Tuesday, February 14, 2006

Hoops - Using Stats for Real

There is a popular saying that "stats are for losers". While this is sometimes true - like trying to make sense of what happened in a game by reading the box score - there are some real applications of stats that can make a differece. Like this:

"[Assistant] Coach [Peter] Zaharis broke down my shot chart from [3-point range], and I see what they're talking about," Fredrick said. "Once you see it as a player on film, then you believe it.

"Seeing that you shoot 45 percent [on your 3s] on the inside-out, 29 percent on the ball reversal and 11 on stop-and-pop ... you stop shooting the stop-and-pop. You try to get more of the ball reversals and the kickouts."

Makes perfect sense to me. Detailed breakdowns on player tendencies and success rates under certain scenarios. I wonder what other type statistical tools the staff is using to find the hot spots.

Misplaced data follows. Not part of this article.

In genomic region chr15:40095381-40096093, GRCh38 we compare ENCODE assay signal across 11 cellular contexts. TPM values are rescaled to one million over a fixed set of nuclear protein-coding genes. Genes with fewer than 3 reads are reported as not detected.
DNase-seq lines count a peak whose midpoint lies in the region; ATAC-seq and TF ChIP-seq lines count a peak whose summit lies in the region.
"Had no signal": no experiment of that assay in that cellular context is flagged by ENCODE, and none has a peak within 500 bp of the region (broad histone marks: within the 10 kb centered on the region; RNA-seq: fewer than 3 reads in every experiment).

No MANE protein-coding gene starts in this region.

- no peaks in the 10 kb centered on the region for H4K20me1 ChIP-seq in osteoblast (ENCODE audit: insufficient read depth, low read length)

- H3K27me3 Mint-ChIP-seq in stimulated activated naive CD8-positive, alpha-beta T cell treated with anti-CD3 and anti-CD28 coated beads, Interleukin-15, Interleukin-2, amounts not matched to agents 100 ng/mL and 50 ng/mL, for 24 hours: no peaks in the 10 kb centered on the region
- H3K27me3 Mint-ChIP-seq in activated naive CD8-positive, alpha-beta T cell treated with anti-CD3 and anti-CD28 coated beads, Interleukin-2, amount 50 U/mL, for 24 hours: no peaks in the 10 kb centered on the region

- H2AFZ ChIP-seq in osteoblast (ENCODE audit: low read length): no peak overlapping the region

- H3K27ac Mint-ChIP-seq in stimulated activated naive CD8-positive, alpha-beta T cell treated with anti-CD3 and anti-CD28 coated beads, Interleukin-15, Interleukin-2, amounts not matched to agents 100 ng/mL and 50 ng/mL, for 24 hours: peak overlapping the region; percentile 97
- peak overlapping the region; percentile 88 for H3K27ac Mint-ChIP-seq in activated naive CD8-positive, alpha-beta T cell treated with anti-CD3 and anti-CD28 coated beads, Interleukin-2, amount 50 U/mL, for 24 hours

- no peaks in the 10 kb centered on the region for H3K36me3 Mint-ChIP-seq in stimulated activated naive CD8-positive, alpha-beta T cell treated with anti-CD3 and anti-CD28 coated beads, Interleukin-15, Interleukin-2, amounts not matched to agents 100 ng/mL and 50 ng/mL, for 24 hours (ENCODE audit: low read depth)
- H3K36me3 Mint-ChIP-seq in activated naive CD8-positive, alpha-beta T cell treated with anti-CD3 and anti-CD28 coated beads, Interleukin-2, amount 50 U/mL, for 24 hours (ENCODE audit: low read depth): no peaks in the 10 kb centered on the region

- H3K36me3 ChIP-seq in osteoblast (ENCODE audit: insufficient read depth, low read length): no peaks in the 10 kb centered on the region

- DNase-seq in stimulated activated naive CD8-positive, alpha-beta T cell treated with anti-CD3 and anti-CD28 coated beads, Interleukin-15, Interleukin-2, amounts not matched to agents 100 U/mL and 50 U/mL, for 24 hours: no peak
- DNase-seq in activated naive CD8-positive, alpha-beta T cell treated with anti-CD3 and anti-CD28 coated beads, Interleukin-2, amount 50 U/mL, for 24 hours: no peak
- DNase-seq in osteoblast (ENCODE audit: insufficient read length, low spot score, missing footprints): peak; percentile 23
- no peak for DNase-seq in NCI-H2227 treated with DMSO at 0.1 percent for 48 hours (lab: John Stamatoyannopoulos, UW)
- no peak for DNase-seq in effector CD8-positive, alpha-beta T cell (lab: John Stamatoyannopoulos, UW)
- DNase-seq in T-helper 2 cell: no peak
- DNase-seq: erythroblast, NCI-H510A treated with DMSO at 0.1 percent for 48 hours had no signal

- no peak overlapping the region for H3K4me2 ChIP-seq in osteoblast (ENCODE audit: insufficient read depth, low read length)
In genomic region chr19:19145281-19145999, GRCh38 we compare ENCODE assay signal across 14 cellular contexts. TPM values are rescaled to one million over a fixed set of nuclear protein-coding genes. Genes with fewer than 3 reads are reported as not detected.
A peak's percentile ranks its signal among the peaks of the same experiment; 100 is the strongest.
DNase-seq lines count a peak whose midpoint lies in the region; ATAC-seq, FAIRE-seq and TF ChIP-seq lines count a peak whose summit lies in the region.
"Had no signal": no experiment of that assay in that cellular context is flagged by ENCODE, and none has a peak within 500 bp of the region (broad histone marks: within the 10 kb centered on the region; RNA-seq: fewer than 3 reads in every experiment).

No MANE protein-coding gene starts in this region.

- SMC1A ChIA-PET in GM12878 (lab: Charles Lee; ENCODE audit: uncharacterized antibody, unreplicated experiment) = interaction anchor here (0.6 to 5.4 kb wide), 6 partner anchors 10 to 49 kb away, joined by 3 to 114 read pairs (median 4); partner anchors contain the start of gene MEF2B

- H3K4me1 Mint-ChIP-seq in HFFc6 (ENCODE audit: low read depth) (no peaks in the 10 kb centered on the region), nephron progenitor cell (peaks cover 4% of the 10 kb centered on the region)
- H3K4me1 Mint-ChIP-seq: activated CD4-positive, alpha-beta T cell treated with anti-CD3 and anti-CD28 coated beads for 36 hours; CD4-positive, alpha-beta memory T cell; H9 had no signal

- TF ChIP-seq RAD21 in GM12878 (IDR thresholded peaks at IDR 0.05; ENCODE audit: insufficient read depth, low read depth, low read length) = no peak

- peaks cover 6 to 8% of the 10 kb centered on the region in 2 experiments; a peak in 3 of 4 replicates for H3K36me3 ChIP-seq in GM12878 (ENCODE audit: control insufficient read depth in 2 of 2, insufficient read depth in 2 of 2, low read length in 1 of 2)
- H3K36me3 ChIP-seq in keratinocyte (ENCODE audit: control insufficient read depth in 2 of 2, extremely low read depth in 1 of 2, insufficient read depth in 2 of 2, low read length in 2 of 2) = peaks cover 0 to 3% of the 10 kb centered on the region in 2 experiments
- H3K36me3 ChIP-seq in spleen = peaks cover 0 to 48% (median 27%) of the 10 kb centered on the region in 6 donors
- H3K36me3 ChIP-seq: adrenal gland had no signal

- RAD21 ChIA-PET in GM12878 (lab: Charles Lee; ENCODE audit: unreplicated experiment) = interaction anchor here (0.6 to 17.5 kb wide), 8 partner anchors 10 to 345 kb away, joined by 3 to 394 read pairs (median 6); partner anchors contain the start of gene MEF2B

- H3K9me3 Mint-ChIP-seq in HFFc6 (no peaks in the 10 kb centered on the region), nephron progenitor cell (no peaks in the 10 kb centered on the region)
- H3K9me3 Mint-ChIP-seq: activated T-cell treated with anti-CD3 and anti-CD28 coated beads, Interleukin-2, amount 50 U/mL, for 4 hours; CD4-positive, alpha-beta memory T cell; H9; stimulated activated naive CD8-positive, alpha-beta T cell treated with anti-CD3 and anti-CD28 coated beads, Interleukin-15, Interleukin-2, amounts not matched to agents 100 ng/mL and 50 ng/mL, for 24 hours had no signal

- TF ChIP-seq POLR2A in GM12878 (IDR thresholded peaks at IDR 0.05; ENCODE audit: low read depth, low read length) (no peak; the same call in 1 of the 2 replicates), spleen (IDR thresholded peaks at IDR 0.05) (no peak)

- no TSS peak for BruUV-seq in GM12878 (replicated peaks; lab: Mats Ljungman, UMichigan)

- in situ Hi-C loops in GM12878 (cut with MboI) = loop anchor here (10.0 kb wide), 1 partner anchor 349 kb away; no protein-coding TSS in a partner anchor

Speaking of tactics, what about the mental side? Check out Paul Hewitt's recent comment about "pressure" to win that some of our players were feeling:

ewitt chuckles and proceeds to manage his players' psyches by suggesting they don't have psyches to manage.

"These are college kids playing basketball. I read Jeremis' [Smith's] comment about pressure [in the newspaper after the FSU game]," Hewitt said. "I said [to the players], 'Look, you don't have pressure. My mom used to tell me all the time when I was growing up, 'Pressure's having a big family and a small paycheck.'

"That's pressure. You've got all your meals taken care of, you're a college kid living in Atlanta, Georgia, playing in the ACC. I don't want to hear that there's pressure. Give me a break. Any pressure you have is self-imposed. It's like not studying for a test. That's pressure you put on yourself. You come out . . . and don't put velocity on passes, you're putting pressure on yourself."

Just another outstanding example of Coach Hewitt trying to ground these young men and keep their perspective. Great stuff.